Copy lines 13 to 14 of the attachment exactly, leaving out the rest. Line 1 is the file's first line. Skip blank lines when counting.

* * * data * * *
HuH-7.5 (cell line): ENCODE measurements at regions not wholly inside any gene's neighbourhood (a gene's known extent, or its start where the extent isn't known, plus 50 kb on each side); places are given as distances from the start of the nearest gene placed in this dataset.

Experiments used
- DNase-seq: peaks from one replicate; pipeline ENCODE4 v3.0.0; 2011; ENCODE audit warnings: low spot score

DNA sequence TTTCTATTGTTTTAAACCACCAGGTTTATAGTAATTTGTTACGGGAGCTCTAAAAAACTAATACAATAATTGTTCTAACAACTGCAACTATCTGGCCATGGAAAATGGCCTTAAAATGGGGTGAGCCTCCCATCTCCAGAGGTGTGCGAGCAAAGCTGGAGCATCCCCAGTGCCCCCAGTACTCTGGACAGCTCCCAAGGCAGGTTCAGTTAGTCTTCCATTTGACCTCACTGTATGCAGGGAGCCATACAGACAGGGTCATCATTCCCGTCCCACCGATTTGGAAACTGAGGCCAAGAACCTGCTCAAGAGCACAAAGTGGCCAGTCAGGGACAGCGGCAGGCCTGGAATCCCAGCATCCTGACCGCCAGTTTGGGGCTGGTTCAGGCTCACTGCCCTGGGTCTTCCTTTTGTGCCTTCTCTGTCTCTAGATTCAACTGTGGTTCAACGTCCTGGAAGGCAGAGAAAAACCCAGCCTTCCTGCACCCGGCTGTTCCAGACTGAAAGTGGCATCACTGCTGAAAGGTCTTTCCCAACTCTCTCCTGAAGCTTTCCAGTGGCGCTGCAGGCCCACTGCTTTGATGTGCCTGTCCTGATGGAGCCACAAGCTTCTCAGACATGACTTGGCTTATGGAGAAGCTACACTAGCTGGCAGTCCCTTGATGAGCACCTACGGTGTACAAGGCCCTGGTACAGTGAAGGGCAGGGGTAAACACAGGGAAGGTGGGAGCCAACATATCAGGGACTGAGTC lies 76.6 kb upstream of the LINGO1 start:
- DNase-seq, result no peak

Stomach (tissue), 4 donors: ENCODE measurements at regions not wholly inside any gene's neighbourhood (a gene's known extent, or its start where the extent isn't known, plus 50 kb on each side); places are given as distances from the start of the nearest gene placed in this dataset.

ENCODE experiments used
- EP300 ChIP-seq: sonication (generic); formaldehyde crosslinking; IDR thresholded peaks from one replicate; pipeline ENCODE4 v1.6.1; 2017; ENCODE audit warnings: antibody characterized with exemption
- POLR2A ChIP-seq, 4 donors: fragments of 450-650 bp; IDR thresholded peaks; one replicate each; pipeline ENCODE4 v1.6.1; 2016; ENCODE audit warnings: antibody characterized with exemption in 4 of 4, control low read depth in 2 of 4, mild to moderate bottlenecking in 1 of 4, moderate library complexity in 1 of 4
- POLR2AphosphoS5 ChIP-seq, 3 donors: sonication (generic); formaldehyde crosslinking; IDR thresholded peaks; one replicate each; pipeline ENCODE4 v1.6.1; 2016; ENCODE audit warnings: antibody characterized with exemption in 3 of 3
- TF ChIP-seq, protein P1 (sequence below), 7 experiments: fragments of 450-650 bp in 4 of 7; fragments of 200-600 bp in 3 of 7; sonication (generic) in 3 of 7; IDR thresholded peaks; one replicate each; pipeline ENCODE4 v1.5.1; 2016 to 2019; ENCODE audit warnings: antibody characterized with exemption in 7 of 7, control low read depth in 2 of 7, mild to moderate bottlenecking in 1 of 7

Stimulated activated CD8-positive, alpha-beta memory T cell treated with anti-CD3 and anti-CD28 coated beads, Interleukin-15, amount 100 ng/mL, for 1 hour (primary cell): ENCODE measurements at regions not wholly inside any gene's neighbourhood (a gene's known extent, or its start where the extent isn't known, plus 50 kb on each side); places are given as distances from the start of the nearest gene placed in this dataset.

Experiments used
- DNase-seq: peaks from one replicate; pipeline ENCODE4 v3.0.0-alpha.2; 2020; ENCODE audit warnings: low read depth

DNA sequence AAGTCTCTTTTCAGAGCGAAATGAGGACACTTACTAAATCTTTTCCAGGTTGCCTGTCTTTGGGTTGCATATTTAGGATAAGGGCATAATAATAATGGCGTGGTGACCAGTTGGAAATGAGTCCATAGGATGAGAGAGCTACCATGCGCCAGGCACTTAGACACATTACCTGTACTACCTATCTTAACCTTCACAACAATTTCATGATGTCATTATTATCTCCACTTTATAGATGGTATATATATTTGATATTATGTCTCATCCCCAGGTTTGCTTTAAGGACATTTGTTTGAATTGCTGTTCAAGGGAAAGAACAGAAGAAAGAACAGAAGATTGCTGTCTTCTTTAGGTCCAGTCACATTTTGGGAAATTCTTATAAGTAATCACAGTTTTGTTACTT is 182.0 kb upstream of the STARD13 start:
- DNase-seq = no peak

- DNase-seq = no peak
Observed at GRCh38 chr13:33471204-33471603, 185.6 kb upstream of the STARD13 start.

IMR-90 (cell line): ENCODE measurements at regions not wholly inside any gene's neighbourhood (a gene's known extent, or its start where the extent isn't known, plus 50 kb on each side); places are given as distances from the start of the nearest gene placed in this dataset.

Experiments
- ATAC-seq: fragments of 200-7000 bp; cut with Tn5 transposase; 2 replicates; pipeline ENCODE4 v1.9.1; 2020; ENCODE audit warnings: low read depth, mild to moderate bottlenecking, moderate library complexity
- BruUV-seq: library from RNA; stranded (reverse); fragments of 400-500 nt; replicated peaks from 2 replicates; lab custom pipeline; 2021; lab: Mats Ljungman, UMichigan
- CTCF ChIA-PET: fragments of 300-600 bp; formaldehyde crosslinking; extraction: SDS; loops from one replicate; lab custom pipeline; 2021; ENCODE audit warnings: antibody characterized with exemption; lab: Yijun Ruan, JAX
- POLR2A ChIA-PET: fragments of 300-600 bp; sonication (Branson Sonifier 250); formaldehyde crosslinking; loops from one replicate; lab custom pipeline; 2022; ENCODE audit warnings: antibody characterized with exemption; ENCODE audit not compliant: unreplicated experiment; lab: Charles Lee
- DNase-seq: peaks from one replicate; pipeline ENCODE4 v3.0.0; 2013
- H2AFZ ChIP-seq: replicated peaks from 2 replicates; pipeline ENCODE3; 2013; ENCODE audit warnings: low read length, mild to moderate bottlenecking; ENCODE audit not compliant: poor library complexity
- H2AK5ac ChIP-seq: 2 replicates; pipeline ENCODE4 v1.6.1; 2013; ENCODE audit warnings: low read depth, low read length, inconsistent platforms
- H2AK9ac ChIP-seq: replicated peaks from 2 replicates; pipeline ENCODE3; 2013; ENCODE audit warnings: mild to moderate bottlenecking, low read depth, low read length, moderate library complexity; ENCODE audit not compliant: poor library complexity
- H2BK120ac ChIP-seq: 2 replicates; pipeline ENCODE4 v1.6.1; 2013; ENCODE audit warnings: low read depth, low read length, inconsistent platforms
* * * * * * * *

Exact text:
Experiments used
- DNase-seq: peaks from one replicate; pipeline ENCODE4 v3.0.0-alpha.2; 2020; ENCODE audit warnings: low read depth